If you feel like your office chair is weighing you down, maybe it’s time to opt for something a lot more lightweight — and fun.
“Sitting on a Swiss ball is a smart way to help build core strength and work on your balance without realizing,” Finch said. “You’ll also be improving posture and stability.” Another alternative to the traditional office chair is a standing desk, which is better for your circulation and posture. And you don’t have to shell out a huge amount of money on a fancy standing desk (or ask your office manager to). “If I’m working from home, I create a standing desk by setting my laptop up on the kitchen bench,” Finch said. “I notice my ideas and creativity flow better.”
Abide by the 2:10 Rule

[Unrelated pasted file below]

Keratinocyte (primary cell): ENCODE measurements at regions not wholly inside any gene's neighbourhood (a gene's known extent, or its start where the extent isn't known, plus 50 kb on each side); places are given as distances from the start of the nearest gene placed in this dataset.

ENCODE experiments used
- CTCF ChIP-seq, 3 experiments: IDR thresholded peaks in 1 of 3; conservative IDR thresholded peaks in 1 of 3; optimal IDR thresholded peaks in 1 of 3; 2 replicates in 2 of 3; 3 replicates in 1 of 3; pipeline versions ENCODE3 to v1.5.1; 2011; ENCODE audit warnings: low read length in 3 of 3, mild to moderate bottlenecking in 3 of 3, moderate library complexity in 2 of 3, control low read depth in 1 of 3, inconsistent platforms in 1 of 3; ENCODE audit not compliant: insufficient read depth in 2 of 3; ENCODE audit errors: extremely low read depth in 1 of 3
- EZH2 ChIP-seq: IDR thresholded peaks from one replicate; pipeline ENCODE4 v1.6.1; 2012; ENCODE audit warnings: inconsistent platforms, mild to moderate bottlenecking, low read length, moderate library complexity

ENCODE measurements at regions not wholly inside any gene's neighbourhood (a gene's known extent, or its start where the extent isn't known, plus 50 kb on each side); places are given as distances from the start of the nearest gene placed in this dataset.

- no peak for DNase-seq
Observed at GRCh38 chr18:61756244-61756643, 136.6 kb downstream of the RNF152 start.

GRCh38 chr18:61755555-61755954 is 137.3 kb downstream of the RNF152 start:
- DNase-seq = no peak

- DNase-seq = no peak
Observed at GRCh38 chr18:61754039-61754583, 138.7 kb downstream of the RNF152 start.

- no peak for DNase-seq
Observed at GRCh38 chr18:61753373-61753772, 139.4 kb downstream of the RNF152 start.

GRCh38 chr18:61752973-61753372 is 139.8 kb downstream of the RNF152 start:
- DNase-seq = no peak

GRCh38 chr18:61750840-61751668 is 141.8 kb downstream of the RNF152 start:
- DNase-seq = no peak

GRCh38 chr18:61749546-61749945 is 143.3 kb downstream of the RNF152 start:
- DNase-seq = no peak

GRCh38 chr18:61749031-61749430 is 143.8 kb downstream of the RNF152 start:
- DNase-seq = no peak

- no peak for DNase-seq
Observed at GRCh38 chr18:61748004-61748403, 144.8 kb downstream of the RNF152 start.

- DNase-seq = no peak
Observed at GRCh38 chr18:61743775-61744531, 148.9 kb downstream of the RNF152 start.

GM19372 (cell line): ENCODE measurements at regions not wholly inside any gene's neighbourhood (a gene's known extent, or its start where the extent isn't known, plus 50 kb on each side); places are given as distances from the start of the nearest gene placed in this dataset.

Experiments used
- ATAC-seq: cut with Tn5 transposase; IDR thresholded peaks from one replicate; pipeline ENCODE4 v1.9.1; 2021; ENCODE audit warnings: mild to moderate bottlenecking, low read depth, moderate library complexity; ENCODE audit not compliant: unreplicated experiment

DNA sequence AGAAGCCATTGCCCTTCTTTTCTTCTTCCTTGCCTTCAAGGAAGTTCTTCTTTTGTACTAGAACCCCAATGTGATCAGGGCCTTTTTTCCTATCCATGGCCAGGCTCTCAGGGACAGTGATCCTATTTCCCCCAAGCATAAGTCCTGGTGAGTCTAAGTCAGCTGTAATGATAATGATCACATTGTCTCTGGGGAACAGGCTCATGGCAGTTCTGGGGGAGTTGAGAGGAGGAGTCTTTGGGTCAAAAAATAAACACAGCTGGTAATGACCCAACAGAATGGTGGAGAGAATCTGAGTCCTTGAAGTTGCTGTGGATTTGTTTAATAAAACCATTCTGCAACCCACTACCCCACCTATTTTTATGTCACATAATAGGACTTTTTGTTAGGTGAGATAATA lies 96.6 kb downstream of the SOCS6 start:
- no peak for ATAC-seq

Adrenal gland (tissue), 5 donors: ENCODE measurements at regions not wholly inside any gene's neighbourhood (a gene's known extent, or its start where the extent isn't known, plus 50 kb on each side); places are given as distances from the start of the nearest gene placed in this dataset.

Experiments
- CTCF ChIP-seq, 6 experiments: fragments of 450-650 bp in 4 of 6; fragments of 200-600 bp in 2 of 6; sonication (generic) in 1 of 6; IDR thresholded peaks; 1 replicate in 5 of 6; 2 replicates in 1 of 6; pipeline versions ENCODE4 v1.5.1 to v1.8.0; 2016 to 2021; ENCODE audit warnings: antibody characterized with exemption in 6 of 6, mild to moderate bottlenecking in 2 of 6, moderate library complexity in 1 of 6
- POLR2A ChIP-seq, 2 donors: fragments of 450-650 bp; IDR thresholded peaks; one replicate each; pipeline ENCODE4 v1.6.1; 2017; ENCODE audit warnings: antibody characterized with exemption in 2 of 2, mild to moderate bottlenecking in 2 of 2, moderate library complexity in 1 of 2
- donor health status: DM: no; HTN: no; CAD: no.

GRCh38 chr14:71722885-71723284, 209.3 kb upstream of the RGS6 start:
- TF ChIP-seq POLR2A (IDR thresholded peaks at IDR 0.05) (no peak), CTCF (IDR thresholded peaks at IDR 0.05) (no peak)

A great way to keep your mind and body fresh, focused and full of creative ideas is to break your work day into chunks with rest periods in between. For every two hours of solid work, Williams recommends getting up for a 10-minute break to walk around, breathe or meditate. Everyone is different, so do whatever works for you.
“The goal is to get your mind off the books and back to your body,” Finch said. “Plus, when you allow regular time to reconnect within, you’ll be much more productive and produce better results.”
Make Lunchtime Count
If your office has an outdoor area or a spacious staff room, take advantage of the chance to move away from your desk. You can maintain your fitness while you’re still technically “clocked on” by getting a group of colleagues together for a lunchtime fitness session. Finch suggests a HIIT (high intensity interval training) session, which can be done and dusted in 25 minutes. That still gives you plenty of time to cool down and recharge your batteries with a healthy lunch before you get back to work.